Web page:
Britain's army chief has warned that a lack of investment could jeopardise the country's ability to withstand attack from Russia.
Point of view
"Russia I think could initiate hostilities sooner than we expect."Chief of the General Staff, British Army
The intervention by General Sir Nick Carter was unprecedented: normally military chiefs keep their heads well below the political parapet. It is understood that he spoke with the support of UK Defence Secretary, Gavin Williamson, who may be seeking to force the hand of Chancellor Philip Hammond.
Britain's austerity spending cuts would mean a reduction of 14,000 in the number of military personnel, a 10 per cent reduction from the current staffing level of 137,000.
Some UK politicians have been calling for an increase in defence spending, taking it from two to three per cent of GDP.
Russia a real threat
Speaking at the Royal United Services Institute, General Carter said:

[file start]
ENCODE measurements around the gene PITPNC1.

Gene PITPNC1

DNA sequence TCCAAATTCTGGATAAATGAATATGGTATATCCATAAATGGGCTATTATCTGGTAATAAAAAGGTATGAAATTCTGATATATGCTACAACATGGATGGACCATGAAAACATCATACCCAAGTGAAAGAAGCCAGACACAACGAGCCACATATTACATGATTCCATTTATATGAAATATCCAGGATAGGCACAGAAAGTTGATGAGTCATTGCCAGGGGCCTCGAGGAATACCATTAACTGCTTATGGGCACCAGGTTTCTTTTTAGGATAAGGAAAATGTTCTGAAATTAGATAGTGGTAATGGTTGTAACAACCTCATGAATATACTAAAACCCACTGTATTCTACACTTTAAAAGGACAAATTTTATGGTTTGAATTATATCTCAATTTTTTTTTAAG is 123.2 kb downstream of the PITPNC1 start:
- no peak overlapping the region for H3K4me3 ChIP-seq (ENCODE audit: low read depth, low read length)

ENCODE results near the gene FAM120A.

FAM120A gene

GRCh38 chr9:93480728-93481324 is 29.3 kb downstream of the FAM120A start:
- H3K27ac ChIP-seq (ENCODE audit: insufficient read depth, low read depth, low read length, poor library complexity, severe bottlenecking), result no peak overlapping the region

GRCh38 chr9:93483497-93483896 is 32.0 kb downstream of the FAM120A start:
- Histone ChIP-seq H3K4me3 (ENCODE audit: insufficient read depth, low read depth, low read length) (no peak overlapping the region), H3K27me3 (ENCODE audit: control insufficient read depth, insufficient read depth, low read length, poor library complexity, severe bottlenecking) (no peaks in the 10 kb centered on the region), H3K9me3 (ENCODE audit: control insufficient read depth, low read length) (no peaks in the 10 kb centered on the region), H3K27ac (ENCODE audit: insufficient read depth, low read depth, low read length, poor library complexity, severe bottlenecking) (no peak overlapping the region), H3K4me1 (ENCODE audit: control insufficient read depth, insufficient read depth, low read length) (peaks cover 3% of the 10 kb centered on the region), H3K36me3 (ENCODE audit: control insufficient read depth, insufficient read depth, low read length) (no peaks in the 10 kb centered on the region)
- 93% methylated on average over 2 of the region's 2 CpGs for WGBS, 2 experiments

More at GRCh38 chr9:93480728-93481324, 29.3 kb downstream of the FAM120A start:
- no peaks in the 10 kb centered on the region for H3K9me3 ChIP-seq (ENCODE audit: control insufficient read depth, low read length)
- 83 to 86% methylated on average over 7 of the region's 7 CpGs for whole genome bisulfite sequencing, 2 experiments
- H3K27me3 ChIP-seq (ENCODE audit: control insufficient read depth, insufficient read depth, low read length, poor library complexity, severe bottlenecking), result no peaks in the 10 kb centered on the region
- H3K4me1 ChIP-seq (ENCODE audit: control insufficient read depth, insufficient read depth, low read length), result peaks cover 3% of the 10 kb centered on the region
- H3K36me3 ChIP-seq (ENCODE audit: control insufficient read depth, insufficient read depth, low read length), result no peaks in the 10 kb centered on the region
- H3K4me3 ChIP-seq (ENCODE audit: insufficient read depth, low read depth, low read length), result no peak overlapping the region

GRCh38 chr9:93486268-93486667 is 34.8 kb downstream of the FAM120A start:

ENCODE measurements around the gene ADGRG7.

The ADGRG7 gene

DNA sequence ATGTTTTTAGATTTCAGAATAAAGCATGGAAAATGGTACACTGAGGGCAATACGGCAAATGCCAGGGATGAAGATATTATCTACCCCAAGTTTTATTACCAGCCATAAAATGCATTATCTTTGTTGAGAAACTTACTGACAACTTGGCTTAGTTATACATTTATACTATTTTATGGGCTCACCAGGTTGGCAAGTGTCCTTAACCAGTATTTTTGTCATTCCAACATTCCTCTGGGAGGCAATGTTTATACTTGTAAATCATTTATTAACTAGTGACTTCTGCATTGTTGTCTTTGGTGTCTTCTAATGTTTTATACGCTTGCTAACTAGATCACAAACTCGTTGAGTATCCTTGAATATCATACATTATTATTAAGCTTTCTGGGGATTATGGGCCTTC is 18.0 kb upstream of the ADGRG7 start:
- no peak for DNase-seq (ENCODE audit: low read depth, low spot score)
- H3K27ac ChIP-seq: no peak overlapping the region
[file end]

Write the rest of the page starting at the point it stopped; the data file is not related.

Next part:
"Russia I think could initiate hostilities sooner than we expect and a lot earlier than we would in similar circumstances. Most likely they will use nefarious sub NATO Article 5 treaty actions to erode the capability of Nato and threaten the very structure that provides our own defence and security. This is the divide and rule which the international order is designed to prevent."
He noted that the Kremlin already boasted an "eye-watering quantity of capability", as demonstrated by ostentatious war games held under the international gaze in recent years. There were "not thousands of miles away but are now on Europe's doorstep".
By contrast the British military has increasingly outdated equipment, and a black hole in its budget, with further deep cuts planned for the coming years.